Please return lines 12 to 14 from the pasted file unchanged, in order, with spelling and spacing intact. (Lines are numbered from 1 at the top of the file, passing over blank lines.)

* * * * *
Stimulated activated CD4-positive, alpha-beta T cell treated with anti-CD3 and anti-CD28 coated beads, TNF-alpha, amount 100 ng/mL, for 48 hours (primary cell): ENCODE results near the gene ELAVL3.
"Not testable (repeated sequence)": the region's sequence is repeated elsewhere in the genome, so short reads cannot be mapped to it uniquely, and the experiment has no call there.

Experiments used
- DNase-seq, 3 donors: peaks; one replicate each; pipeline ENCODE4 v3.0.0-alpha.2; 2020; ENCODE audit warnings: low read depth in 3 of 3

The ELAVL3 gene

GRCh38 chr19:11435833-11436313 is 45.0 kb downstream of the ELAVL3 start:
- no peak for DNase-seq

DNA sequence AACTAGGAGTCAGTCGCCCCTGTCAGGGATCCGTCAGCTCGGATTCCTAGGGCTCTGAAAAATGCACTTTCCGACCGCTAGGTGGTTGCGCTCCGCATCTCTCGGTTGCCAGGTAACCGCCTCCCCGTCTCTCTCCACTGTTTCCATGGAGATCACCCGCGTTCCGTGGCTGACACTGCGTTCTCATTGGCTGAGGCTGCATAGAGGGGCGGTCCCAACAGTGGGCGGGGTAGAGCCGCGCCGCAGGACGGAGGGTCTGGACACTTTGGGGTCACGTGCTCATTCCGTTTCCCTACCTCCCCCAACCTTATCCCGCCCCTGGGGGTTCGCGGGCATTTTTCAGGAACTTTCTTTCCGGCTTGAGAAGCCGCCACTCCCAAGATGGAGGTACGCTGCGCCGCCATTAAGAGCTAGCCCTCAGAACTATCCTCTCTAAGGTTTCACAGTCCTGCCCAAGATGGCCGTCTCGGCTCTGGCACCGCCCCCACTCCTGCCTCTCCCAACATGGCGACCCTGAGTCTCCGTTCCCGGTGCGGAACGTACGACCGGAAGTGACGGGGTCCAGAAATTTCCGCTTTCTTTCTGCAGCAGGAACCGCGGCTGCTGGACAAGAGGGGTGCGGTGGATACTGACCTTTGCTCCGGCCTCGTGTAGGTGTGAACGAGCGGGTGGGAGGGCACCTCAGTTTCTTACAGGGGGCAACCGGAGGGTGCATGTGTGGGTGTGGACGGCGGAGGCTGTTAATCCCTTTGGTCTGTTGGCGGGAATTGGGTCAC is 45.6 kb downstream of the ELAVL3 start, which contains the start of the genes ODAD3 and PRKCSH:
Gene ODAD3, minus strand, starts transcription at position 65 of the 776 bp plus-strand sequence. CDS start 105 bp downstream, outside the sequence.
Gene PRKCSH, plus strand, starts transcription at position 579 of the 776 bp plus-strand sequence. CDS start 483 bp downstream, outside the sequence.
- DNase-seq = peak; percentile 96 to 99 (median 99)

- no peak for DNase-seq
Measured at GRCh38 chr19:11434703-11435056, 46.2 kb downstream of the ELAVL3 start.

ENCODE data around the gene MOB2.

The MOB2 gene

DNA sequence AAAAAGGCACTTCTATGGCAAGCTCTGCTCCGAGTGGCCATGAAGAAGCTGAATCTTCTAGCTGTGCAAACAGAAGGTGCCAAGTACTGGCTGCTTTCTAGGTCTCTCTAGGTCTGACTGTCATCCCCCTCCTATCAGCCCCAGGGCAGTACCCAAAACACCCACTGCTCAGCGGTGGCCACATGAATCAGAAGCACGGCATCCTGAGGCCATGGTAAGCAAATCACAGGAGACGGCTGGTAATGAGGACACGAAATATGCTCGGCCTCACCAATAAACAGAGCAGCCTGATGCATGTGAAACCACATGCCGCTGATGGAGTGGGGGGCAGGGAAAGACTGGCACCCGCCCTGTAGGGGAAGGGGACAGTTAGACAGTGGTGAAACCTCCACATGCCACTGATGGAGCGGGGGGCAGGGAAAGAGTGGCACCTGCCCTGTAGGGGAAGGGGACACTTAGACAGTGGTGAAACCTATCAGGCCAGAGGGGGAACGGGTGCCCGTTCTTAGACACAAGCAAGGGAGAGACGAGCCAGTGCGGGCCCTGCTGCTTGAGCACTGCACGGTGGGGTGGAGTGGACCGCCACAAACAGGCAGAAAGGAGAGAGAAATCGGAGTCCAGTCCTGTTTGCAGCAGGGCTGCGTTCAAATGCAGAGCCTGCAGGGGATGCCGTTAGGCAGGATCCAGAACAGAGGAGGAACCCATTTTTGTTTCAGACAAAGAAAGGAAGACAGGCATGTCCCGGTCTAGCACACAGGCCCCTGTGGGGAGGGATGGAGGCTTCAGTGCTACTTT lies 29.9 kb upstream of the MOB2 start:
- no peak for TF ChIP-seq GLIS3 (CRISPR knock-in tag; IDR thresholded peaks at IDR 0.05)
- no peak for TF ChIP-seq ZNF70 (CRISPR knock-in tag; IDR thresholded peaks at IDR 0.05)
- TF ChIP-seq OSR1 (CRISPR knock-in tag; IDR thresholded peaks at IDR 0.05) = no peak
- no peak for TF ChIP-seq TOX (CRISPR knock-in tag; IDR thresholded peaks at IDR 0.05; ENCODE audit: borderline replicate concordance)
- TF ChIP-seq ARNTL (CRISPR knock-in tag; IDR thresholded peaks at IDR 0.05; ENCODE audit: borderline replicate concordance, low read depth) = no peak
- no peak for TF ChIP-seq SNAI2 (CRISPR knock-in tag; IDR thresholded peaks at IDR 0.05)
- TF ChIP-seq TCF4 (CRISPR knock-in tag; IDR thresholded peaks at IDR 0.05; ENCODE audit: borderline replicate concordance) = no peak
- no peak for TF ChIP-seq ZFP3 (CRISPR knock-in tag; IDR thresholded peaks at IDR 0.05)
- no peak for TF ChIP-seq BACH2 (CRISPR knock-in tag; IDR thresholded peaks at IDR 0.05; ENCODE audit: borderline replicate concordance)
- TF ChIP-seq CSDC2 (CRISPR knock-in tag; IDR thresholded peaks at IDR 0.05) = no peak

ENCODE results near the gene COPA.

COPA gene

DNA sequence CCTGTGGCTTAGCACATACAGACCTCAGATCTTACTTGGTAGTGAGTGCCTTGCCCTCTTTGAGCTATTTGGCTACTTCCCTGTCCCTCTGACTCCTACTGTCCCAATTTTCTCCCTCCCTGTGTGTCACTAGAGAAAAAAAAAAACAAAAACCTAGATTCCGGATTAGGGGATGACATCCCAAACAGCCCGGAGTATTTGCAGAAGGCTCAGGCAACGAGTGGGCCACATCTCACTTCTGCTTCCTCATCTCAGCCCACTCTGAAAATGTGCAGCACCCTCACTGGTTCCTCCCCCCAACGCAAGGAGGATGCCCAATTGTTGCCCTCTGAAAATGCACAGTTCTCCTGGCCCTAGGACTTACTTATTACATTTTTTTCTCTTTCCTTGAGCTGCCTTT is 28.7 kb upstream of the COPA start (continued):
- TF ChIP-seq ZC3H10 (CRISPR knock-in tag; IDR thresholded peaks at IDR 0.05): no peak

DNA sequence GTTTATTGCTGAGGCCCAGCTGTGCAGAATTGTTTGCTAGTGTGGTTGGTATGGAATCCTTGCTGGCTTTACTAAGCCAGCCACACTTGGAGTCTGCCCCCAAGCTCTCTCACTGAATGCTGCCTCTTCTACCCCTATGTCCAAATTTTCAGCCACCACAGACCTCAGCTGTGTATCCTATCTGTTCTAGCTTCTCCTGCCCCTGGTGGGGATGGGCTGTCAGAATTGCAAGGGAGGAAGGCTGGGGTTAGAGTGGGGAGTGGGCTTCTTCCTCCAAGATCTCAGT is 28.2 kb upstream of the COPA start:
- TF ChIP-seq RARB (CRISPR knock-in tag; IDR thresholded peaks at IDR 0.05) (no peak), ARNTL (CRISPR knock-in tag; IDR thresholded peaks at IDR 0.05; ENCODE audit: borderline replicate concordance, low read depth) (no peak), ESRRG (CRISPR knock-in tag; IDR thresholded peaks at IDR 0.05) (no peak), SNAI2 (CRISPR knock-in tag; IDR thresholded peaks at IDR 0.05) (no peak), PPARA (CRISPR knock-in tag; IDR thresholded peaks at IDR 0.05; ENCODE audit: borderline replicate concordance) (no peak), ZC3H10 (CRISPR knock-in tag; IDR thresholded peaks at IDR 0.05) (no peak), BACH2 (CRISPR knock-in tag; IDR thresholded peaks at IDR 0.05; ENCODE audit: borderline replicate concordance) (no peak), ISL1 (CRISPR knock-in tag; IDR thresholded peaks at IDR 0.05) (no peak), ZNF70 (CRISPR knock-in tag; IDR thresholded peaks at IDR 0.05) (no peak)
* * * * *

- no peak for DNase-seq
Measured at GRCh38 chr19:11434703-11435056, 46.2 kb downstream of the ELAVL3 start.

ENCODE data around the gene MOB2.